Wednesday, August 14, 2019

"Human" by The Human League

#1 Alert!
Rated 10 Alert!
Song#:  2860
Date:  09/13/1986
Debut:  71
Peak:  1 (1 week)
Weeks:  20
Genre:  Synthpop, Blue-Eyes Soul

Pop Bits:  The Human League was having issues. After their 1984 album Hysteria failed to live up to expectations (#62 US), the band went through some changes including the loss of Joe Callas, who had co-written most of their material with leader Philip Oakey (and Philip Wright on some tracks as well). They went in the studio to record tunes for a follow-up album with producer Colin Thurston, but the sessions didn't work out and they were scrapped. In flux with direction and creativity, their label suggested that they team up with the hot new production/songwriting team of Jimmy Jam & Terry Lewis, who were having great success at the time with Janet Jackson. The band decided to give it a whirl and headed to Minneapolis to record. Although these sessions had their own set of issues (see below), an album titled Crash was completed. This first single, written by Jam & Lewis, was issued out and it slowly caught fire. The song would become their second chart topper at Pop while also reaching #3 AC and #3 R&B. A remix of the tune would hit #1 at Dance. It was a major comeback for the band and it put them back on the map again, but only for a short while. It would be their last single to hit the Top 10 in the US. The song helped sell some albums, but not enough for it to go gold. It would peak at #35 and be their last album to reach the US chart.

ReduxReview:  As soon as I heard that opening chord and the drum pattern, I knew this was something special. It was so unique and different. That feeling was additionally enhanced because I adored The Human League. Jam & Lewis had been perfecting their writing and production style for a while and they hit on a winning formula by the time they worked with Janet Jackson. However, this track was different. It was like every snare beat of the song pounded out a seal in cement that this was Jam & Lewis' signature sound at the time - even more so than anything from Jackson's Control LP. It also showed that they could pull it off with any style of artist, even a British electronic synthpop outift. Critics either loved or hated this song and were divided on the spoken word part, but the general public loved it including me. I still adore this song and sometimes get chills when I hear that opening chord. Despite the troubles the two factions had when making the album (see below), the pairing of Jam & Lewis with the band was inspired and it resulted in this 80s classic.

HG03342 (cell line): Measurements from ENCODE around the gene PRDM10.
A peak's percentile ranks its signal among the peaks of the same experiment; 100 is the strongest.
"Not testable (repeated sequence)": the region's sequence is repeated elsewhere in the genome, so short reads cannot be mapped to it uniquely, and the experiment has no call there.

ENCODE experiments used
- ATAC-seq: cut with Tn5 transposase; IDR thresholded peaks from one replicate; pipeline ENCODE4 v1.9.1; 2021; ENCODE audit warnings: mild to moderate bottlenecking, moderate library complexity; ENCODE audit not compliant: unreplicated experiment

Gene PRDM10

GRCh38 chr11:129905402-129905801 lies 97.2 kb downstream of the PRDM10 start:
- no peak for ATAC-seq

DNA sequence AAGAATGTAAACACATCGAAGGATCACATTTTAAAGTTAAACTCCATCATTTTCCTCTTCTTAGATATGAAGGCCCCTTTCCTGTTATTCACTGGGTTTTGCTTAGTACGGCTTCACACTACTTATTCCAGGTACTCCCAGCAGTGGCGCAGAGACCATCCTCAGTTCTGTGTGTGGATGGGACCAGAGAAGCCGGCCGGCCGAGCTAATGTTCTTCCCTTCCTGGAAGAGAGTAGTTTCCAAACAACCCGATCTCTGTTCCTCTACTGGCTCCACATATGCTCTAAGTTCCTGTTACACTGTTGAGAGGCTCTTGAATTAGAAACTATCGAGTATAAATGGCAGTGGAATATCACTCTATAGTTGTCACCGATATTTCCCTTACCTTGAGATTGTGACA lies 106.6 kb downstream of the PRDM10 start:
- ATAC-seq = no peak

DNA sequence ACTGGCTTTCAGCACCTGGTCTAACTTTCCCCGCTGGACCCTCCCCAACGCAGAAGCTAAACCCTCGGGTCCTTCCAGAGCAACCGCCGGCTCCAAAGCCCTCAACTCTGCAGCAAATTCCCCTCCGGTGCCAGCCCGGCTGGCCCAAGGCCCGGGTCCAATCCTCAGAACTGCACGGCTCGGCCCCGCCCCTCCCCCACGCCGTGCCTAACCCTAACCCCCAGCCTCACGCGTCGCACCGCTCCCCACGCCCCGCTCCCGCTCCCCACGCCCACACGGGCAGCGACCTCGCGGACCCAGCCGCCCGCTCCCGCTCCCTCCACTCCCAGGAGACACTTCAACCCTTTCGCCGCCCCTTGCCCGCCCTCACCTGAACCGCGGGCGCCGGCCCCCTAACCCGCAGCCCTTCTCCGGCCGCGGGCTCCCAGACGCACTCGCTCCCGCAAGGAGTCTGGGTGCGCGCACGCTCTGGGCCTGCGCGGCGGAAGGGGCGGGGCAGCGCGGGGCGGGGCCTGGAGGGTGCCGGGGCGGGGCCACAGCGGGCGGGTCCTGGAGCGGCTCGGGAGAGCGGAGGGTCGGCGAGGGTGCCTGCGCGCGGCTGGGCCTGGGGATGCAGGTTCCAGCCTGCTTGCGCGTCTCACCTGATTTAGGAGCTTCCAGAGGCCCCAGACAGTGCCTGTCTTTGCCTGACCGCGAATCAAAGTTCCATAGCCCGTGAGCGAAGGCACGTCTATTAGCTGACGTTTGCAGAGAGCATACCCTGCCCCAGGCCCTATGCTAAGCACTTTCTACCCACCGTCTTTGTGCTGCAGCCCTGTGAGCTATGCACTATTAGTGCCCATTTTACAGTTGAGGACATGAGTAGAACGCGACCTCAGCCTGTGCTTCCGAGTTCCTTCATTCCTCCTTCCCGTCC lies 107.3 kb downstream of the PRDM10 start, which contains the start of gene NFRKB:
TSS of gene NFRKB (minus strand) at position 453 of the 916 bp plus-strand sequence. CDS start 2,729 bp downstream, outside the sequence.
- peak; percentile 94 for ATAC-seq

Trivia:  Depending on what you read and who said it, the sessions for Crash were not all peaches and cream. Apparently, the band members and Jam & Lewis all got on just fine as people. However, when it came to work, it was a different story. Jam & Lewis were having grand success writing and producing songs for other artists and that got them used to having complete control in the studio. Yet The Human League, in particular Philip Oakey, wanted control over the band's music and that created conflicts, especially when it came to songs written by Jam & Lewis as they viewed those as their product, not necessarily the band's. Along with that, the producers would bring in session players to perform instead of using band members and that rankled some feathers. "Human" drove a bigger wedge in the divide between producers and artist when Jam & Lewis brought in singer Lisa Keith to do the background vocals. This did not sit well with the band's two female singers, Joanne Catherall and Susan Sulley. Arguments ensued about the use of Keith on the song, but Jam & Lewis stuck their ground and said that was the sound they wanted and that was the way it was gonna be because it was their song. In the end they got their way, but this issue and others lead the band to departing Minneapolis as soon as they could and just leaving the tracks with Jam & Lewis to finish, which they did. Despite all the acrimony, the two sides agree that "Human" was a great song and Oakey has even said that the hit helped to revive the band's career and kept it going for years after.


1 comment:

  1. I couldn't agree more with your rating. I always wondered whose idea it was to combine these two disparate groups. It clearly shouldn't have worked, but did it ever!